Medical errors and other adverse events occur in one-third of hospital admissions–as much as 10 times more than some previous estimates have indicated, according to a new study.

Health Affairs, a peer-reviewed journal focusing on health policy, published this finding in its April edition. The publication is an arm of Project HOPE, a nonprofit international health education organization.

The patient safety study, conducted by David Classen of the University of Utah and coauthors at the Institute for Healthcare Improvement, compared three methods for detecting adverse events in hospitalized patients, including the Institute’s own Global Trigger Tool. The study drew on comparable samples of patients from three leading hospitals that had undertaken quality and safety improvement efforts.

Among the 795 patient records reviewed, voluntary reporting detected four “events,” the Agency for Healthcare Research and Quality (AHRQ) Indicators detected 35, and the Global Trigger Tool detected 354 events, ten times more than the AHRQ method.

The AHRQ indicators and voluntary reporting thus missed more than 90% of adverse events identified by the Global Trigger Tool, the study authors says. The authors add their findings are “conservative” because they rely on medical record review, which would not detect as many adverse events as direct, real-time observation would.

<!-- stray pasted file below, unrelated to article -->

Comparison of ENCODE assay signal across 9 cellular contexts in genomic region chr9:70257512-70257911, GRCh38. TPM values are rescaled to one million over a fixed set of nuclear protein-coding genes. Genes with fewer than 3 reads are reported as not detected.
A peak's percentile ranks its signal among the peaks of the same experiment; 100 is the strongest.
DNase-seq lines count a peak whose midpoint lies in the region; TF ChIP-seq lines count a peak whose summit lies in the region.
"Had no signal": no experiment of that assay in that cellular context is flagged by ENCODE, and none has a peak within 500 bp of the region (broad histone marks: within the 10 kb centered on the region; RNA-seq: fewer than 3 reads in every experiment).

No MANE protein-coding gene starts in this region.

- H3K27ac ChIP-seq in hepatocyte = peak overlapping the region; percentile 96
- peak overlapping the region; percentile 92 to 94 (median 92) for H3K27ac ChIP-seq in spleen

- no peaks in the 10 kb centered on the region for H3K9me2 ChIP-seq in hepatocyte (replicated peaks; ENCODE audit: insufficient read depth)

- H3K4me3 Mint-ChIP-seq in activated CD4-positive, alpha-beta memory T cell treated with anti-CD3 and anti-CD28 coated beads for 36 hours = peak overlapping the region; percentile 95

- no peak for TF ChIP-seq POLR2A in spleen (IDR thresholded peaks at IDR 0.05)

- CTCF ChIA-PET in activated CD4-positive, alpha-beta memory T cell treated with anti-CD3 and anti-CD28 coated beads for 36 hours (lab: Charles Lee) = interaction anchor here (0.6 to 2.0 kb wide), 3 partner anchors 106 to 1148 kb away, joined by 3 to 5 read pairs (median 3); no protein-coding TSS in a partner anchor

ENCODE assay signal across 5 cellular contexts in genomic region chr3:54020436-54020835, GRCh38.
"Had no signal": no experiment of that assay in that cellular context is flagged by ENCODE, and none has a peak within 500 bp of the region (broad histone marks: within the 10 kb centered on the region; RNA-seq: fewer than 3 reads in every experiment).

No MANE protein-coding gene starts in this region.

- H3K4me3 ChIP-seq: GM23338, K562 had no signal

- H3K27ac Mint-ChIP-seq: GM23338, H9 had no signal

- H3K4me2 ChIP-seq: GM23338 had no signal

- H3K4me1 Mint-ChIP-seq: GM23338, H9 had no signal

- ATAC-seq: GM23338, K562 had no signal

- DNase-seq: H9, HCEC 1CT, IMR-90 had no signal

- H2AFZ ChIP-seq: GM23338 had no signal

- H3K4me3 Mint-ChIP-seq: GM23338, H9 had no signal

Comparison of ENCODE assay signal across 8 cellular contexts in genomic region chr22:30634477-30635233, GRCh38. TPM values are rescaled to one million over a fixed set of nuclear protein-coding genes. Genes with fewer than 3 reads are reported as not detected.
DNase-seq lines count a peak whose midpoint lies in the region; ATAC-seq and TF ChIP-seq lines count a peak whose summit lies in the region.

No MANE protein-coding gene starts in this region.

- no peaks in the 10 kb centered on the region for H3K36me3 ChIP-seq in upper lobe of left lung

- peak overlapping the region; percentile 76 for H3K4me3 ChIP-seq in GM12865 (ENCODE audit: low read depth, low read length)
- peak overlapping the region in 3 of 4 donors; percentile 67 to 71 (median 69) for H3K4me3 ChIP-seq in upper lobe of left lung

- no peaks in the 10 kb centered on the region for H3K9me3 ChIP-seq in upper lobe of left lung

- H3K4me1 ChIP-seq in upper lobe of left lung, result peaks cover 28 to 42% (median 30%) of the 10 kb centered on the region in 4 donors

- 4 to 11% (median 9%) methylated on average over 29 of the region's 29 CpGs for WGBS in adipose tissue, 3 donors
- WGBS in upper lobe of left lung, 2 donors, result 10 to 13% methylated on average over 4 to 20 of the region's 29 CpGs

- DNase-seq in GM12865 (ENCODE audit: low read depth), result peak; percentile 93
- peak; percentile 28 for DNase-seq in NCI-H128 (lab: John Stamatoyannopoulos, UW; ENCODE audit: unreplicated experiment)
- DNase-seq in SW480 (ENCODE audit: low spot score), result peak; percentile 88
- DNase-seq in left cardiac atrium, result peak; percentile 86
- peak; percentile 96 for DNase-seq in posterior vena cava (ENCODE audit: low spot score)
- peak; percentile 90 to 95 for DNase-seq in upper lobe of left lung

The researchers say that reliance on voluntary hospital reporting or the AHRQ indicators could lead to seriously flawed perceptions of patient safety in the U.S. They also note that the Global Trigger Tool detected a much higher rate of adverse events for hospitalized patients than previous studies have shown.

“Without doubt, we’ve seen improvements in health care over the past decade, and even pockets of excellence, but overall progress has been agonizingly slow,” says Health Affairs Editor-in-Chief Susan Dentzer. “It’s clear that we still have a great deal of work to do in order to achieve a health care system that is consistently high-quality–that is, safe, effective, patient-centered, efficient, timely, and devoid of disparities based on race or ethnicity.”

–Warren S. Hersch